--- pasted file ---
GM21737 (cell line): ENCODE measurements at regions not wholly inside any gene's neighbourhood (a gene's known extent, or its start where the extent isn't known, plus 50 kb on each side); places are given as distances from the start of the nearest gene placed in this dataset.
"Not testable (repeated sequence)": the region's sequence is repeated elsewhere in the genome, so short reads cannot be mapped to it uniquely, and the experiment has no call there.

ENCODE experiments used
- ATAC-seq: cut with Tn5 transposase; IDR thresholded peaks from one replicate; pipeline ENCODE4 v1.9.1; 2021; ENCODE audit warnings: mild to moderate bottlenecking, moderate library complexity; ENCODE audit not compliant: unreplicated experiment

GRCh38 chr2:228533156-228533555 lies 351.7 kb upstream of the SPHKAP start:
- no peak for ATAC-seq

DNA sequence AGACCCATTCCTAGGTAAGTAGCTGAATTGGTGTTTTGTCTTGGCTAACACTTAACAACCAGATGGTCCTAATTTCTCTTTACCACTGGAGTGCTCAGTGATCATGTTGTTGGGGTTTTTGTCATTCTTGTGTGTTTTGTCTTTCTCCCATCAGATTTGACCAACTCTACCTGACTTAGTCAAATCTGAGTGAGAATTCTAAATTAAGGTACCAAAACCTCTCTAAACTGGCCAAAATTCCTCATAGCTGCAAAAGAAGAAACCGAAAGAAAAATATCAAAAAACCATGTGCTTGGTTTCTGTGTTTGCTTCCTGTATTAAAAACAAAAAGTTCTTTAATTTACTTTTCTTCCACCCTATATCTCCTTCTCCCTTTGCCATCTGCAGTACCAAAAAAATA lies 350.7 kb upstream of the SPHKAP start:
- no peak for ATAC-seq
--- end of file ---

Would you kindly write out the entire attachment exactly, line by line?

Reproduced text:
GM21737 (cell line): ENCODE measurements at regions not wholly inside any gene's neighbourhood (a gene's known extent, or its start where the extent isn't known, plus 50 kb on each side); places are given as distances from the start of the nearest gene placed in this dataset.
"Not testable (repeated sequence)": the region's sequence is repeated elsewhere in the genome, so short reads cannot be mapped to it uniquely, and the experiment has no call there.

ENCODE experiments used
- ATAC-seq: cut with Tn5 transposase; IDR thresholded peaks from one replicate; pipeline ENCODE4 v1.9.1; 2021; ENCODE audit warnings: mild to moderate bottlenecking, moderate library complexity; ENCODE audit not compliant: unreplicated experiment

GRCh38 chr2:228533156-228533555 lies 351.7 kb upstream of the SPHKAP start:
- no peak for ATAC-seq

DNA sequence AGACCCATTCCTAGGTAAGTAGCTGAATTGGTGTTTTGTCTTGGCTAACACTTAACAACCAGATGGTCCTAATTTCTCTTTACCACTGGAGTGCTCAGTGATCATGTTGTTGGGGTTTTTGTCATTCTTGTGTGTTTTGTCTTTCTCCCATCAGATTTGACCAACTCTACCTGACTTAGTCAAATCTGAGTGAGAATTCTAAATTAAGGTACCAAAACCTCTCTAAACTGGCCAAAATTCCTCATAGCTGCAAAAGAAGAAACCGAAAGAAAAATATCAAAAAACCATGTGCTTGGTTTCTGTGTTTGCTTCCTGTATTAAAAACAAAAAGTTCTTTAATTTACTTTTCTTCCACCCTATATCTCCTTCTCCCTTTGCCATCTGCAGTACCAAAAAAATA lies 350.7 kb upstream of the SPHKAP start:
- no peak for ATAC-seq